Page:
Design & Build Design Liability
In a decision handed down on 3rd August 2017, the Supreme Court of England found a contractor liable to the employer for the design of foundation structures of two offshore wind farms notwithstanding that the design complied with J101, an international standard specified in the technical requirements.
J101 is an international standard for the design of offshore wind turbines published by Det Norske Veritas, an independent classification and certification agency based in Norway, providing “an internationally acceptable level of safety by defining minimum requirements for structures and structural components”. However, the contract imposed a more stringent standard, requiring that the foundations be designed to last for 20 years.
Para 220.127.116.11(ii) of the technical requirements required that “The design of the foundations shall ensure a lifetime of 20 years in every aspect without planned replacement. The choice of structure, materials, corrosion protection system operation and inspection programme shall be made accordingly.”
The foundation structures failed shortly after completion of the project. It was discovered that the axial capacity of the grouted connections in wind farm foundations at various locations had been substantially over-estimated. This was due to an error in the equation contained in J101 and adopted by MTH in the design and construction of grouted connections.
Court of Appeal decision
In finding the contractor not liable for the failed grouted connections, the court below held that there was an inconsistency between the so-called warranty on the part of MHT that the foundations will function for 20 years on one hand and all the other contractual provisions on the other hand, and that the other contractual provisions should prevail. The former was described as “too slender a thread upon which to hang a finding that MTH gave a warranty of 20 years life for the foundations”.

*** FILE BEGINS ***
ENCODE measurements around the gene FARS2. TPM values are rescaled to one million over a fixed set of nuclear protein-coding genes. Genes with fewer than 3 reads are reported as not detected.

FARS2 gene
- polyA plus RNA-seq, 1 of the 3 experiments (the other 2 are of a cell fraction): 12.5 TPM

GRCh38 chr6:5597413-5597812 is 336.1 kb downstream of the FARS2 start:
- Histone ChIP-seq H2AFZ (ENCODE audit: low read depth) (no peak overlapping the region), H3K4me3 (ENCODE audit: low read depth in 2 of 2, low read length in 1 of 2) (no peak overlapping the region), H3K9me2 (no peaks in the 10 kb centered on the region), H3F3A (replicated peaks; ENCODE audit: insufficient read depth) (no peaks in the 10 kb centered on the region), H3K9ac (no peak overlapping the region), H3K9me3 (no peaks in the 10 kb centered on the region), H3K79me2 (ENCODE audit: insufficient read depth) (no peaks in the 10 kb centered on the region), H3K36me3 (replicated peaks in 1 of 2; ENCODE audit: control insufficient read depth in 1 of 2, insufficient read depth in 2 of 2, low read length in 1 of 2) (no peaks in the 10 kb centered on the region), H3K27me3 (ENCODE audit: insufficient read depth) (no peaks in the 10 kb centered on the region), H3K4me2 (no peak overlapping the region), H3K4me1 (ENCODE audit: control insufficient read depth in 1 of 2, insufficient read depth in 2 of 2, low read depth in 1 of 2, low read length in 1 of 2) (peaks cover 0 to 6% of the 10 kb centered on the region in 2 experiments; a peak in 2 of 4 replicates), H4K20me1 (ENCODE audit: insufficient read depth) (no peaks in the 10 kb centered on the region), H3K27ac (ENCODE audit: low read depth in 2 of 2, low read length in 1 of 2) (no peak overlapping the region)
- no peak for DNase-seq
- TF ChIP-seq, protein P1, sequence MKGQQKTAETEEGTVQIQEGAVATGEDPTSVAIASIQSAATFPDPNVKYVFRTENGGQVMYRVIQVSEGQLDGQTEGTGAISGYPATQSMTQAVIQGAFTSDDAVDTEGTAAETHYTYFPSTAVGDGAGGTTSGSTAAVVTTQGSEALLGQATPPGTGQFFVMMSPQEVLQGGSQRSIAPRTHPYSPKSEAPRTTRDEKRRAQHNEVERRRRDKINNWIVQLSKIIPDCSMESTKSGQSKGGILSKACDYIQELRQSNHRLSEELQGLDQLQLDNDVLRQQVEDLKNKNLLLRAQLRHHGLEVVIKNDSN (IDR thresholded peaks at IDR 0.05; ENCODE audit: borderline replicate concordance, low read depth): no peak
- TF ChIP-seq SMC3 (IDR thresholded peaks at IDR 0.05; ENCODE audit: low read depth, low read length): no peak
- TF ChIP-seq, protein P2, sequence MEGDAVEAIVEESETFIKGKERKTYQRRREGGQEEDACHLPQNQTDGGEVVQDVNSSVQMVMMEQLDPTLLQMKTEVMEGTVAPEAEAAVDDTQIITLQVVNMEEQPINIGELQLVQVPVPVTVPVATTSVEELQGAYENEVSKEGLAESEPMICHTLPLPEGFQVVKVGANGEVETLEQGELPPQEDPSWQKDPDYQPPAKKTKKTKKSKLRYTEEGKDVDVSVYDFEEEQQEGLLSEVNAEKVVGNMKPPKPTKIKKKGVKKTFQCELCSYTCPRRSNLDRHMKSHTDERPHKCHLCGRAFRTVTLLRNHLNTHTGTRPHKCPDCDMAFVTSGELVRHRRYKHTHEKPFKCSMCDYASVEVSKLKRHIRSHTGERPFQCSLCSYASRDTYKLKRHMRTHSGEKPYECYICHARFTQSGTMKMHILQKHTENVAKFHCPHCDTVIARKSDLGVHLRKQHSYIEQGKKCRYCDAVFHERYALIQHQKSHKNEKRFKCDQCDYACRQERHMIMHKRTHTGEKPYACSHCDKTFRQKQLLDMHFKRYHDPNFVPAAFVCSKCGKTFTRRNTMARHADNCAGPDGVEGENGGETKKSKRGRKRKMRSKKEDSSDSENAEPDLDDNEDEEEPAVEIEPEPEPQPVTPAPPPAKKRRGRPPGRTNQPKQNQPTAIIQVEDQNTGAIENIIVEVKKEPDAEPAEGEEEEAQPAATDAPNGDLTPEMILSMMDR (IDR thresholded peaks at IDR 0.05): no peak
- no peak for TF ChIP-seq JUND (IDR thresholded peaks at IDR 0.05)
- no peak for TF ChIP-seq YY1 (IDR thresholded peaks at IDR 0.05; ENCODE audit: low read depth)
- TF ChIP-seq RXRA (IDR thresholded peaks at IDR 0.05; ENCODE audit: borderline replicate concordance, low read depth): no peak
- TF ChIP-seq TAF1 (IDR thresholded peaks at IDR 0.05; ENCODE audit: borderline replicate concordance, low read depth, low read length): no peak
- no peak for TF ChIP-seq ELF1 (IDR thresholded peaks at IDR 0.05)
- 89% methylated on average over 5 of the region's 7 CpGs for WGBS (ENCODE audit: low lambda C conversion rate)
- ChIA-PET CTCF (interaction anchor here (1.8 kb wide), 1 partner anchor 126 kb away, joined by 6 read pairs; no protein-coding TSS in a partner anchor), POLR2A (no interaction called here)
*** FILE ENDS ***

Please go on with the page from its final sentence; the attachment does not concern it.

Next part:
The employer appealed.
Supreme Court decision
Overturning the Court of Appeal, the Supreme Court held the contractor liable to the employer for the failed foundations.
Lord Neuberger concluded that the contractor could be expected to take the risk if he agreed to work to a design which would render the item incapable of meeting the criteria to which he has agreed. This conclusion was supported by the fact that the contract specifically provided that :-
- The requirements … are the MINIMUM requirements of E.ON to be taken into account in the design;
- It is the responsibility of MTH to identify any areas where the works need to be designed to any additional or more rigorous requirements or parameters; and
- The Contactor’s Foundation Design Basis document may include “departures from … standards” (J101 is expressly treated as a “standard” in the technical requirements).
The court rejected the argument that there was tension between the terms imposing a lifetime of 20 years and the other contractual provisions.
Where there are different or inconsistent standards or requirements, the correct analysis, instead of concluding that they are inconsistent, is that the more rigorous or demanding of the two standards or requirements must prevail, as the less rigorous could properly be treated as a minimum requirement.
As to the inconsistency between a design requirement and the required criteria, the court was of the view that it was the contractor’s duty to identify the need to improve on the design.
Finding that the contract was clear in its terms in that it imposed a duty on the contractor to ensure the foundations had a lifetime of 20 years, the Supreme Court stated that this could not be said to be an “improbable or unbusinesslike” interpretation.
Accordingly, while the contractor may have complied with the design requirement, the contractor was liable for the failure to comply with the required criteria.